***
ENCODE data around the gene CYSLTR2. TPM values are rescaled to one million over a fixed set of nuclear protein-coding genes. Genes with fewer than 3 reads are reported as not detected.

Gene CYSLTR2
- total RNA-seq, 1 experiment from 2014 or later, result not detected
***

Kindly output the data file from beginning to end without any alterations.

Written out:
ENCODE data around the gene CYSLTR2. TPM values are rescaled to one million over a fixed set of nuclear protein-coding genes. Genes with fewer than 3 reads are reported as not detected.

Gene CYSLTR2
- total RNA-seq, 1 experiment from 2014 or later, result not detected